Ski brakes are state-of-the-art in ski safety. Safety straps (AKA leashes) should only be used when weight saving is critical, or in terrain (such as a crevassed glacier) where a ski could be permanently lost. Many people buy Fritschi bindings without brakes, try to install them later, and discover it’s a bit tricky to do so.
Follow along as we install a set of brakes on a pair of Diamirs. (*Diamir ski brakes are interchangeable between models Titanal 2, Titanal 3, and Freeride. The Freeride is sold with brakes included, but this how-to will apply if you need to repair the Freeride brakes, or swap widths.)
Removing this boot heel support plate is the hardest part. If you’re not planning on using straps ever again, skip all other steps and just pry the thing off, possibly damaging it, but you’re throwing it away.
WD 40 lubricant
#10 star drive screwdriver
#2 philips or #3 posi-drive screwdriver (posi=better)
medium/small size regular screwdriver (used as pry)
1. De-cock the binding to save your fingers from being whacked by inadvertently de-cocking the binding while you’re working. In other words, if the binding is set to receive a boot, lift up on UNDERSIDE of the cocking lever until it snaps up and changes the binding to the closed (boot in) position. While doing this, keep your hand and fingers UNDER the lever as shown in the photo, because it snaps up with high velocity and can hurt you if your flesh is in the way.
2. Using #10 star drive, remove support bumper from bottom of binding (see photo).
This step is only necessary if you’d like to preserve the boot heel support plate (see photos). If you don’t plan on ever using straps again, skip removiing the support bumper, and just pry off the boot heel support plate with a flat blade screw driver, possibly damaging the plate.
3. Now the hardest part, if you’re trying to preserve the boot heel support plate. The black boot-heel support is attached to the binding by 4 plastic pins and 2 small plastic catches.
Working from the bottom, you can insert a small screwdriver and release the catches, then gently pry the support up off the binding.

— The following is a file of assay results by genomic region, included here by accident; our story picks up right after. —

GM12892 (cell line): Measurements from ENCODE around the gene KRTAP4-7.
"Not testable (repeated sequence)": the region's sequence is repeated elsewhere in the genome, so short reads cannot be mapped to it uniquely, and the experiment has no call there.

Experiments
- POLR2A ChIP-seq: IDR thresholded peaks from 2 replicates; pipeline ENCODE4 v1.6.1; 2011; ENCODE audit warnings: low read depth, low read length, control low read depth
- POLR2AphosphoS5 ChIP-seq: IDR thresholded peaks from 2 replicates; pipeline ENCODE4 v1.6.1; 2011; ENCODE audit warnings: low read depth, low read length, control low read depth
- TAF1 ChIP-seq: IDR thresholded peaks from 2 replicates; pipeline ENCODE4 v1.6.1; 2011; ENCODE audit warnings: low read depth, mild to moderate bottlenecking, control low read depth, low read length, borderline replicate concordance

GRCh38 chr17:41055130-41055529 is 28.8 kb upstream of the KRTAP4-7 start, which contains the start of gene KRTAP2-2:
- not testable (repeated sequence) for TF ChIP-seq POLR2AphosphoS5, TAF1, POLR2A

FIRST, from the underside, thoroughly lubricate the pins and catches with WD 40 or penetrating oil.
Next, insert the small screwdriver blade in the catch access holes (see photo), and attempt to release the catches by prying towards the center of the plate. As you pry, press down on the screwdriver.
If you’re blessed the plate will separate from the binding, making a small crack you can use to continue prying it off. In the end you’ll get the plate off, but you may end up damaging it. Not to worry, as it’s unlikely you’ll go back to using safety straps instead of brakes,and the plates are available as spare parts.
4. Next, simply drop the brake into the hole where the boot-heel support was located.
Slip on the small plastic boot-heel support provided with the brakes, and run in the screws.
Don’t forget the boot heel support, it’s essential to the correct function of the binding.
5. Replace the support bumper on the bottom of the binding (the one you removed as the first step.) Tighten the screws gently, so you don’t strip them as they thread into the plastic.
*Fritschi Diamir ski brakes are interchangeable between most models. They come in various widths — be sure to get the correct width for your skis. Freeride bindings are sold with brakes.
WildSnow.com publisher emeritus and founder Lou (Louis Dawson) has a 50+ years career in climbing, backcountry skiing and ski mountaineering. He was the first person in history to ski down all 54 Colorado 14,000-foot peaks, has authored numerous books about about backcountry skiing, and has skied from the summit of Denali in Alaska, North America’s highest mountain.